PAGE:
As for bitting a horse, I find you have to try a few before finding one you like. I was suggested to use an eggbutt snaffle (hollow mouth) on my mares... what worked for one mare, certainly didn't work for the other! Bailey ended up in a tom thumb... she's incredibly strong in the head, and despite being soft in your hands and asking the correct aid, being an alpha mare, if she decides she's not doing something, you do need to have a little help turning the corners! I've found the tom thumb to be really useful. And its the only bit that Bailey actually respects.

As for Evo, he was started in a full cheek snaffle. He worked really well in it, but became too dependent on the 'wings' as I like to call them. I decided after the basics were installed to try him in an eggbutt snaffle (hollow mouth again)... he hated it... he felt like he had no weight in his mouth and hated to be worked in it. He's now in a JP Korsteel Oval Mouth bit... it gets rid of the nutcracker action, so it's kind of like a french link, but it has an oval link, rather than the flat bar.

With Honey, I started her in Bailey's tom thumb. I quite like her in that bit, although I am going to buy her a full cheek eggbutt snaffle like Evo was in. I prefer that bit, and because it's a useful training aid, and she is a bit nappy in the trot, I think it will help her.

Like I say, you're going to have to look around and try a couple or so... some horses like to feel the weight in their mouth and some like thicker bits. I would start with the snaffles... and go from there :)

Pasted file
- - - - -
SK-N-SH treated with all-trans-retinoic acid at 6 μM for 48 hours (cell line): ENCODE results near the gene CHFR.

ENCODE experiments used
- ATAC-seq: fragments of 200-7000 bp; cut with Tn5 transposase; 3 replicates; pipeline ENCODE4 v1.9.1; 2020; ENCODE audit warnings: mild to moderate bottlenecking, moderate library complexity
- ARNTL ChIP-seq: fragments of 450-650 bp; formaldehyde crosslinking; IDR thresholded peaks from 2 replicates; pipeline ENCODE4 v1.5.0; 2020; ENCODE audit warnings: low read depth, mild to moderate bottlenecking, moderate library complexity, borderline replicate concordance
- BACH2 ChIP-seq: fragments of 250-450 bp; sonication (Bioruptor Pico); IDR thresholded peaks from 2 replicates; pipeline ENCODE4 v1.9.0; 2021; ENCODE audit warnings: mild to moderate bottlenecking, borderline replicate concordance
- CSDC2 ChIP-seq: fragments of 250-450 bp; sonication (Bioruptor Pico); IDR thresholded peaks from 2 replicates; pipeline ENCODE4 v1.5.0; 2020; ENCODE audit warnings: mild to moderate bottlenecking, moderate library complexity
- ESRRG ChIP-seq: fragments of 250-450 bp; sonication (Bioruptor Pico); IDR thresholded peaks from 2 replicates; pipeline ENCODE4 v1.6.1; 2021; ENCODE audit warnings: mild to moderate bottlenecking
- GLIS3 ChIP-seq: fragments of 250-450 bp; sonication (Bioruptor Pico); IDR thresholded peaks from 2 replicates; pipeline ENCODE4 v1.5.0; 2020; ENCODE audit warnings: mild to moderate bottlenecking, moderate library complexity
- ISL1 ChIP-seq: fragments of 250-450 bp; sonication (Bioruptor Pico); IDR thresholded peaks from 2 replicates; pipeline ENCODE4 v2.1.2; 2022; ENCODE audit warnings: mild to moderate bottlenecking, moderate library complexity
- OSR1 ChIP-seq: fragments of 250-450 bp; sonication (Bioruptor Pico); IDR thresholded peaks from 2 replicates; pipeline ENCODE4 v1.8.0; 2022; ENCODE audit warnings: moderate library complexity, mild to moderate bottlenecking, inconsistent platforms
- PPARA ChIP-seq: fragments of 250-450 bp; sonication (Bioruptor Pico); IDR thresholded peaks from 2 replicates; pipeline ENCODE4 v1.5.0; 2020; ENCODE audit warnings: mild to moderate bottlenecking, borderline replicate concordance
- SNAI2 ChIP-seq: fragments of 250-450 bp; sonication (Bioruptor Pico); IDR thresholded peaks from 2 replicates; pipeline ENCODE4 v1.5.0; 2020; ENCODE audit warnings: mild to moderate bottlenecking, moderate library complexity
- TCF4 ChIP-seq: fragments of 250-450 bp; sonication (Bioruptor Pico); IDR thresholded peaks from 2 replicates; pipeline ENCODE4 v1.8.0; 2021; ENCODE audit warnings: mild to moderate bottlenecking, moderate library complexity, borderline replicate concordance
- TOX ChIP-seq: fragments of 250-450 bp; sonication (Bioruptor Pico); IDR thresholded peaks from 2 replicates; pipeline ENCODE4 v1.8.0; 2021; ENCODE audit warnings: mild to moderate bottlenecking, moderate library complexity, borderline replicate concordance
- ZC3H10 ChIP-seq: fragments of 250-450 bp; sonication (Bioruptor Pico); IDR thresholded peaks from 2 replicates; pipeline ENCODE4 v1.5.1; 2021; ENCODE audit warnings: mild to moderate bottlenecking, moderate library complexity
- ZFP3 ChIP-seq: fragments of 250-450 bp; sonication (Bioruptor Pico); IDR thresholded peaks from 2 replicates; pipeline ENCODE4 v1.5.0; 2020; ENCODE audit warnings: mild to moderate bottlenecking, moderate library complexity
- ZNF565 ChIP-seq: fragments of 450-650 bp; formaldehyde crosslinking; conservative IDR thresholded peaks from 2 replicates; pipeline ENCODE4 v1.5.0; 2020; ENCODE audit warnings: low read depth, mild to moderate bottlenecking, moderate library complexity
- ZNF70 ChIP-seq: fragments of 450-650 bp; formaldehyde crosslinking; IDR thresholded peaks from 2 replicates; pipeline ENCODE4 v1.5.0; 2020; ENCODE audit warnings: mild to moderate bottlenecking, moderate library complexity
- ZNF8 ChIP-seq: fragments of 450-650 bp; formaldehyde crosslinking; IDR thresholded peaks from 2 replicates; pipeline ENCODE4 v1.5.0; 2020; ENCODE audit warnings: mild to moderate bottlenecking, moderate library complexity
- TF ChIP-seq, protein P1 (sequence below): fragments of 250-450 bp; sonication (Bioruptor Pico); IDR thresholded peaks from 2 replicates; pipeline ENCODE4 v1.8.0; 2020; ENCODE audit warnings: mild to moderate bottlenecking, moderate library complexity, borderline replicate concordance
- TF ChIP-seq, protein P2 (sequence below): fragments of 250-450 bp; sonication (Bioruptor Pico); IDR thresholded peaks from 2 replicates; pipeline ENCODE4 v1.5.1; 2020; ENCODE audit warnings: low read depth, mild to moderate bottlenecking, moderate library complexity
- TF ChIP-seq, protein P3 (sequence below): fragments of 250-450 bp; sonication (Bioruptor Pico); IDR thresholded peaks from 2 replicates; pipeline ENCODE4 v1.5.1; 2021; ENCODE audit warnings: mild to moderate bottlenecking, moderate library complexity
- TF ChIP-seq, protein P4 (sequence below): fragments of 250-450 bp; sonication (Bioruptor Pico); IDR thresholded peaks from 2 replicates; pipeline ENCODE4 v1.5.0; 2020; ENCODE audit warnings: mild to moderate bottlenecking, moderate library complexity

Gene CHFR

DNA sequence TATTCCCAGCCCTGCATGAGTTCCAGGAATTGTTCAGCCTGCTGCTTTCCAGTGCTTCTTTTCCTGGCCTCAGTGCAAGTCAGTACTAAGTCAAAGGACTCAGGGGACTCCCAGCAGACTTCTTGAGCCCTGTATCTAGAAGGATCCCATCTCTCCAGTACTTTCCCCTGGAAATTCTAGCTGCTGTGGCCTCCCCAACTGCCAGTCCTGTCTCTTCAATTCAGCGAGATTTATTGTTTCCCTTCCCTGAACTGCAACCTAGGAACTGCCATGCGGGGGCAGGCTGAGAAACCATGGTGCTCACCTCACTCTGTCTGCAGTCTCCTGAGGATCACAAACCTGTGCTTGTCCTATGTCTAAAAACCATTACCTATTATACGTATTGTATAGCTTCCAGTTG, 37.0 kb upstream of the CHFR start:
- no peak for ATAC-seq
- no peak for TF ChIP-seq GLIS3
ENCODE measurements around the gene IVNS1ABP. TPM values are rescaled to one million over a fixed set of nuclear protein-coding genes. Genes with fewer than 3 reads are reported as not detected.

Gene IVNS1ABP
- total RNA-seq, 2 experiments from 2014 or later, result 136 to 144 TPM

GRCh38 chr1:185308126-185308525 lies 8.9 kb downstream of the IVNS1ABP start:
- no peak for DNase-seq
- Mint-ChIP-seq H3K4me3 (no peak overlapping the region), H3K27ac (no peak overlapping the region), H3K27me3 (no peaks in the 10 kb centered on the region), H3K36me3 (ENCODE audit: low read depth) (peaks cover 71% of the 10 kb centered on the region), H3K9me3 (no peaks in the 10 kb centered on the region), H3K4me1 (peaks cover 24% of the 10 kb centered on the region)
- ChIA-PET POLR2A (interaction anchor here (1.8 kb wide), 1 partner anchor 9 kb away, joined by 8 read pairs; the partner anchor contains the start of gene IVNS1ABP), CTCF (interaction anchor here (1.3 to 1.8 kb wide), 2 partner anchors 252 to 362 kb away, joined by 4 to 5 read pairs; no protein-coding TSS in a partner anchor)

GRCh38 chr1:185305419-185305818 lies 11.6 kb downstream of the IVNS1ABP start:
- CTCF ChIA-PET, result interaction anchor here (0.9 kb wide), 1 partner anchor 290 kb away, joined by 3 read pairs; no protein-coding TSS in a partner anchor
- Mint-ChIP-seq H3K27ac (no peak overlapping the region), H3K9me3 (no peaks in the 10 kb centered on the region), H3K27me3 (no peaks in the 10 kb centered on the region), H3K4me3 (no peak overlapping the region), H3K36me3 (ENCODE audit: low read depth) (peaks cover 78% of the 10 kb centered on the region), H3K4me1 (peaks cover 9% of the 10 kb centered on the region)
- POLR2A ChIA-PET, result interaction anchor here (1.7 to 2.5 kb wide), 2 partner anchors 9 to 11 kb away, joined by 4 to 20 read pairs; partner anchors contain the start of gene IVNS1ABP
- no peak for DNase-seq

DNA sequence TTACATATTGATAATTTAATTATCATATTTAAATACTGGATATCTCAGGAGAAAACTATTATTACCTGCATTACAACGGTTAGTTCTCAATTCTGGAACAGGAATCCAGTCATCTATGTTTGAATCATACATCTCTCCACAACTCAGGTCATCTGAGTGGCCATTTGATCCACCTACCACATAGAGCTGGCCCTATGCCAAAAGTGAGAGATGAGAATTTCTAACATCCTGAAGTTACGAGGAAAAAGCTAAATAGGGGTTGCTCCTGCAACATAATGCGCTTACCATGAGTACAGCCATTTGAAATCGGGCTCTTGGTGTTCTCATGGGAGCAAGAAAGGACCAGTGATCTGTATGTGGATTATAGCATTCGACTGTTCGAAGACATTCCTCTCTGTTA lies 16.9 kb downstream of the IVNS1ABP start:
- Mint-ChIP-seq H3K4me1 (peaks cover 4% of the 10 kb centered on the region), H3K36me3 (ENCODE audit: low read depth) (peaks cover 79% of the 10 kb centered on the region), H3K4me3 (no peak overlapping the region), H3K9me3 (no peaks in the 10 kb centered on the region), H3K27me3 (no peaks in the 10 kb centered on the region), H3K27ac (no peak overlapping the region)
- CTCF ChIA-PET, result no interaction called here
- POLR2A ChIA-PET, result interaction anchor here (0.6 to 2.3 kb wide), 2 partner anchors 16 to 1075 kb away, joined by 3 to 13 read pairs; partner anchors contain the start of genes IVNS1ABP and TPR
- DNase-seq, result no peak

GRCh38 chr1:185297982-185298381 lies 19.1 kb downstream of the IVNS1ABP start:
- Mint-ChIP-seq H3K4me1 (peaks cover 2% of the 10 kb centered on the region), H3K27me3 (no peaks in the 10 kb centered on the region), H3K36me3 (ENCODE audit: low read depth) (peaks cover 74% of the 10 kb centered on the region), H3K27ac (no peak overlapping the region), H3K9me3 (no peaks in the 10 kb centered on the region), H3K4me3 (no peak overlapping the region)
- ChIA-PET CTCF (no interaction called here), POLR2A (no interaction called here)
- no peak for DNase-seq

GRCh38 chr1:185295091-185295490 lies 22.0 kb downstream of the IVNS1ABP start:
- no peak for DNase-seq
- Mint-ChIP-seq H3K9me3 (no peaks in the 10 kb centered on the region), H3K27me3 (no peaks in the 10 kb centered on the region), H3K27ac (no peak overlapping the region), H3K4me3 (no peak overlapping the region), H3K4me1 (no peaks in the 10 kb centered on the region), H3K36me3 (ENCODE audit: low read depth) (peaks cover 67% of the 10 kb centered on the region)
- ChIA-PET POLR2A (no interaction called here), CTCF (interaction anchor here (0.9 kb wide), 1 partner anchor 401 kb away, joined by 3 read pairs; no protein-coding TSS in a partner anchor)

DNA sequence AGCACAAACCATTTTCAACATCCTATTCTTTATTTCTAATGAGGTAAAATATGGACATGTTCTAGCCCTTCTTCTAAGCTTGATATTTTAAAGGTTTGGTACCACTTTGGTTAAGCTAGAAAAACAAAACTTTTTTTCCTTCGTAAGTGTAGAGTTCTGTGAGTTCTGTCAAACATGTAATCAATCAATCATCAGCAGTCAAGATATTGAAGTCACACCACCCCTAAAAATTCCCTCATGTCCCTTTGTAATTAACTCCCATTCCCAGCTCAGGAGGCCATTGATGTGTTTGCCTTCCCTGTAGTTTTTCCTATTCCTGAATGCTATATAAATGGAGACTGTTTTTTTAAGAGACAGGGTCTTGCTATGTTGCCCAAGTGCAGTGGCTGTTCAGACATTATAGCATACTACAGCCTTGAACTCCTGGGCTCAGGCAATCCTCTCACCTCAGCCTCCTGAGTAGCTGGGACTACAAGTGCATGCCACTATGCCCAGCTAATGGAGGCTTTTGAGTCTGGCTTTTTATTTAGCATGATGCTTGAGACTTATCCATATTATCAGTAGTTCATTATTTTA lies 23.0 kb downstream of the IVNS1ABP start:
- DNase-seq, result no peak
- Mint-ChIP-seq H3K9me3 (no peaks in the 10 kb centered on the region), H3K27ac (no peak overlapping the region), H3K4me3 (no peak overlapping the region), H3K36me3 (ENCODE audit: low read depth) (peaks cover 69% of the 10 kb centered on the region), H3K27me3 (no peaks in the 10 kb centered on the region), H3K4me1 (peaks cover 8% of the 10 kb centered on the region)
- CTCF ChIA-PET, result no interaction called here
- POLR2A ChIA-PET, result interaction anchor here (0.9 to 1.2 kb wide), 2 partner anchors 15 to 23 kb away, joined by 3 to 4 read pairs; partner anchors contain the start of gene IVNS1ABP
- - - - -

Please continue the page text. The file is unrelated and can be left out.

x
     
    11-06-2008, 07:33 PM
  #34
Foal
I wonder especially in the tom thumb just how much the curb strap has to do with what action it gives in the mouth. I had an all out cat fight over people on this bit b/c they told me to open my horses mouth and watch how the bit hit the roof of his mouth. So I pulled back on the reins and opened his mouth and I saw the bit rotate backwards and break slightly over the tongue and well that was it. It didn't create a sharp v that hit his mouth or get even close to it. I keep my curb strap loose so this has a lot to do with where the joint is breaking at. Plus my bit is not too big, as someone pointed out in another post, snaffles that are too big will have a much more severe nutcracker effect than one that allows no more than 1/4" on each side of the mouth. Plus my shanks are 3 1/2" long and the purchase is 2 1/4" and that is a really good ratio. I asked my trainer about this bit and she said it doesn't have enough presignal with the shape of the shanks, but rotating shanks give presignal and she said that my curb strap was loose enough to do the job of presignaling the horse too. Now I definantly trust my trainer, she trains people for the AQHA circuit and has a good reputation at many barns so her input put my mind at ease on this issue b/c many people online had me really worried about it.
     
    11-06-2008, 07:35 PM
  #35
Foal
Ohh I refered to it as a snaffle I meant broken mouthpiece, of course I'm sure you all know snaffle doesn't mean broken mouthpiece all the time and curb bits like the TT have broken mouthpieces